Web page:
The sharp corner of 9/11
Fourteen years ago today our entire world as we knew it changed forever.
The effects of Sept. 11, 2001, still linger in the hearts and minds through every community across the United States on this hallowed day that we remember when thousands of men, women and children met their demise at the hands of a group of people that most of us had never heard of.
The impact 9/11 had on people varies widely — from those who stood in the streets of New York City with their eyes to the sky as an airplane barreled into a skyscraper to those who heard about it from far away hours after it happened.
Both viewpoints left disbelief and shock resonating in minds and hearts.
The first time I heard anything about the attacks, I was making my way to history class as a freshman in high school in Buckingham. I had on my backpack, and I was turning the corner headed up the stairs to history class when I overheard an upperclassman say that the nation was under attack.
Our nation under attack? I’d never heard someone utter those words before. I was dumbfounded, telling myself that it couldn’t be true.
I also remember watching live coverage of the aftermath that afternoon as I sat in my hospitality class waiting to go home.
Many like me can remember what they were doing and where they were when they heard the news from a colleague or over the radio or on the TV.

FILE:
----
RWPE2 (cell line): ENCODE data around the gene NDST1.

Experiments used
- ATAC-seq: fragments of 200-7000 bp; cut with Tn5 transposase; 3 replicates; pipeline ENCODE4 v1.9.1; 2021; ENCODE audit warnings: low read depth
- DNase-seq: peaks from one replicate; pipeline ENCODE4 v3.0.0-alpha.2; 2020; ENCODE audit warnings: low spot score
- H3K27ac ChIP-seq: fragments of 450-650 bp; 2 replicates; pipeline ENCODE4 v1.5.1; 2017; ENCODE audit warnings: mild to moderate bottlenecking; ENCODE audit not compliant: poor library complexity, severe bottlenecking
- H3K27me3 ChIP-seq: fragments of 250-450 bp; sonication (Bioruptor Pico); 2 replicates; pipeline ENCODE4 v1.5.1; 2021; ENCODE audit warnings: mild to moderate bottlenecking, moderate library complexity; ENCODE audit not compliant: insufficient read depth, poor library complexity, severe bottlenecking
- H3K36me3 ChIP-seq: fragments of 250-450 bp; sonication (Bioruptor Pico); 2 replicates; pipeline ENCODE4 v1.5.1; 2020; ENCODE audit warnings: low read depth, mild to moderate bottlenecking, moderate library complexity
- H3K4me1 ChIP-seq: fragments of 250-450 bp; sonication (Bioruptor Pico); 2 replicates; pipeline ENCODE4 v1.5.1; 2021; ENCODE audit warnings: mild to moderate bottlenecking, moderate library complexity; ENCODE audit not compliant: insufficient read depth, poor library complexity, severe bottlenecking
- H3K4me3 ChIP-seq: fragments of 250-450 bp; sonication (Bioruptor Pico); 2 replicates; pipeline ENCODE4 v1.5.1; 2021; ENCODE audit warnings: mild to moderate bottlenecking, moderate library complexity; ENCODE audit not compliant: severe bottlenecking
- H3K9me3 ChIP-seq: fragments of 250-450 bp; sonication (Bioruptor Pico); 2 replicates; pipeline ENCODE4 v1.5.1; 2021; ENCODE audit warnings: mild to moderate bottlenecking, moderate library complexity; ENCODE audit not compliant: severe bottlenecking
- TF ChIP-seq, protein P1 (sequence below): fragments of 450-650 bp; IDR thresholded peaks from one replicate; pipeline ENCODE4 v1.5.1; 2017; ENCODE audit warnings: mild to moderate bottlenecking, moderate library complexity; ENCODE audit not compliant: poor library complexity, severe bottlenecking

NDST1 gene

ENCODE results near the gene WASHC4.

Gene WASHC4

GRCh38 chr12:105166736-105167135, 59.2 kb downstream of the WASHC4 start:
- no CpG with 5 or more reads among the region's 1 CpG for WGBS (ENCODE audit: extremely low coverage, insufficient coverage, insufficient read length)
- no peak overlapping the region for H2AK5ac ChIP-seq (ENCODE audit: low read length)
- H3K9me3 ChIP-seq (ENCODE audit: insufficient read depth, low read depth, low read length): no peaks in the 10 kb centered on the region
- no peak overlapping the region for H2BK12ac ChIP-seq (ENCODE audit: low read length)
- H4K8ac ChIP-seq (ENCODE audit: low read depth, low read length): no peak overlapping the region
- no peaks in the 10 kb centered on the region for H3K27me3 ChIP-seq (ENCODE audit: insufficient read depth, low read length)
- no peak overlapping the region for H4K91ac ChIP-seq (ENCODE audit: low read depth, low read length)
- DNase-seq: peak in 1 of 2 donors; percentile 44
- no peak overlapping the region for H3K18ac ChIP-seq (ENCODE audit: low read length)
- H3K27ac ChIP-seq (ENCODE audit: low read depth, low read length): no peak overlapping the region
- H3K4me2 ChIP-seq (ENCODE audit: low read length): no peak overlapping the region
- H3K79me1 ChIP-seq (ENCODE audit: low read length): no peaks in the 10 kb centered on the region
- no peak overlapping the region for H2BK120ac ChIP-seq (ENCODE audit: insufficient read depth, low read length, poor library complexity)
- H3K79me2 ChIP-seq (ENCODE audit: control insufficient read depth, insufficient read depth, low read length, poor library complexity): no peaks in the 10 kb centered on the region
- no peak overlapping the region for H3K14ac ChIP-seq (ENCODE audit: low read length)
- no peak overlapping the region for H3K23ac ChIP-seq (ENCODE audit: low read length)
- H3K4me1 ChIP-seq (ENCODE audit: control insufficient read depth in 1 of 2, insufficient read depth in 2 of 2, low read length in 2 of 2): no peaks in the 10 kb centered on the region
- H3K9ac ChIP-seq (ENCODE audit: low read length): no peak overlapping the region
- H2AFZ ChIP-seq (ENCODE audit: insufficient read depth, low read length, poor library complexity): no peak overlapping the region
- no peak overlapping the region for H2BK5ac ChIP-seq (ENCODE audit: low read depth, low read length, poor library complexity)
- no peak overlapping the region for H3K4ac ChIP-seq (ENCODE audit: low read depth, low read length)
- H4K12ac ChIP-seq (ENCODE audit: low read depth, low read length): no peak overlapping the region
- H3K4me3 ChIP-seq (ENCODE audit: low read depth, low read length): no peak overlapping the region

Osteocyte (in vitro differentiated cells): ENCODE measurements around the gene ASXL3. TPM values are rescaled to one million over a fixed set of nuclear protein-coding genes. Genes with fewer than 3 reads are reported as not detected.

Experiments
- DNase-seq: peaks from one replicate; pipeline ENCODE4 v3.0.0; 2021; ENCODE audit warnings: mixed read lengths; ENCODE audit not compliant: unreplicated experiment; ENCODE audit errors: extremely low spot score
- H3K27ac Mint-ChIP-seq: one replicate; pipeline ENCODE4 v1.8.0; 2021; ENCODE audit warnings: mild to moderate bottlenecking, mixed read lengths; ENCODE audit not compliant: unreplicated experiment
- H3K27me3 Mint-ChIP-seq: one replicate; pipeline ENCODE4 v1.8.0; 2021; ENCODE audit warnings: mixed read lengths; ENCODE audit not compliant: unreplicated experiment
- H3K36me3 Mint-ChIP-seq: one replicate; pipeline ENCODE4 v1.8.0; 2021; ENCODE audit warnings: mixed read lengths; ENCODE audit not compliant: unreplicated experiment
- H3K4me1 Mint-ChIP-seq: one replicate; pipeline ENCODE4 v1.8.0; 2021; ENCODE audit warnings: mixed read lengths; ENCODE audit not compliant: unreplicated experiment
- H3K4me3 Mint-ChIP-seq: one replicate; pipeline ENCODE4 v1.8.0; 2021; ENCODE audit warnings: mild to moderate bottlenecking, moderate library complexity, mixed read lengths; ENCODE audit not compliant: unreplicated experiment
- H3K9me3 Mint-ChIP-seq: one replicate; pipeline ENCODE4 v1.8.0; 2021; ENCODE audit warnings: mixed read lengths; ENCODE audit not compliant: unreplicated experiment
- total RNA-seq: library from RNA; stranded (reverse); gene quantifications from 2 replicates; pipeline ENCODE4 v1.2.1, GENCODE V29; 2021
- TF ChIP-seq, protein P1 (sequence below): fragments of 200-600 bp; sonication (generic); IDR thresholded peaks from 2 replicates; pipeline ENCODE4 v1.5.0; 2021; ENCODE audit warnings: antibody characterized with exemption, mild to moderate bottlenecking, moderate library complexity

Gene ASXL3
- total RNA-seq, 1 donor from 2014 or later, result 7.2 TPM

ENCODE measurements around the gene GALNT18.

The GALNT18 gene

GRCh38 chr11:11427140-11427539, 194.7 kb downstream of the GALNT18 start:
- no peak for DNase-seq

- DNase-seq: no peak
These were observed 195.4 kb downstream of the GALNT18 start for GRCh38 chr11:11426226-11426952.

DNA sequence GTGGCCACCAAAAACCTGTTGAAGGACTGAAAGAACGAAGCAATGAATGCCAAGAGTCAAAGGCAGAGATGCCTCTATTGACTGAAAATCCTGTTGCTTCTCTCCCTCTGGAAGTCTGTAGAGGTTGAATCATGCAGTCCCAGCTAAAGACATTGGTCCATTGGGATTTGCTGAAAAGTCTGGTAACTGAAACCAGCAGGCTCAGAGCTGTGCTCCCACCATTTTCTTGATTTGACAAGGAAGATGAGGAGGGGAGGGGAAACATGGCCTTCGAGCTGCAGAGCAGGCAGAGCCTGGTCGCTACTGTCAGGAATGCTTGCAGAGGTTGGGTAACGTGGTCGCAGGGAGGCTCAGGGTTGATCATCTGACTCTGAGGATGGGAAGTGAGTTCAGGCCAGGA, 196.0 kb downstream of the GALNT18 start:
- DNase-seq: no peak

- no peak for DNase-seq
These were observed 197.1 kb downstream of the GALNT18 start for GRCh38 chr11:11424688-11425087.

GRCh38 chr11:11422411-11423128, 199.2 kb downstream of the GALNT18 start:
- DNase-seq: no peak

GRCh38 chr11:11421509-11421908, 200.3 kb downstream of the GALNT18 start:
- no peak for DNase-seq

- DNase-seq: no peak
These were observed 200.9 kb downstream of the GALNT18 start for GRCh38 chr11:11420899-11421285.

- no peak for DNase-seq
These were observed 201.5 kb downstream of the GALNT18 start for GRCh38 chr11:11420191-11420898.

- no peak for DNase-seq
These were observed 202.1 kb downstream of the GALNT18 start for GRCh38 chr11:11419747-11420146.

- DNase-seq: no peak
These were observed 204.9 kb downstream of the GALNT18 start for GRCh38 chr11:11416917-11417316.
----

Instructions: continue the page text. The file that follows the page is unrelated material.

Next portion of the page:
As millions watched the live coverage of the early events, our world changed before our eyes.
Not only did we lose hundreds of our brothers and sisters — two of which were from Farmville — when those airplanes hit the Twin Towers, but I think each of us lost a small part of ourselves because of the impact the incidents had on the world, but more so on Americans.
Filling in that missing piece hasn’t been easy for many, including those who lost loved ones in the tragedy. It’s a process though that can be aided by flying an American flag on your front porch, thanking a veteran for his or her service to our nation or attending a local Veterans Day or Memorial Day service.
These actions show our unity as members of a collective group of communities bound together by the same principles and standards of hope, love and forgiveness that we all must embrace to be whole and healed.
JORDAN MILES is the managing editor of Farmville Newsmedia, LLC. His email address is email@example.com.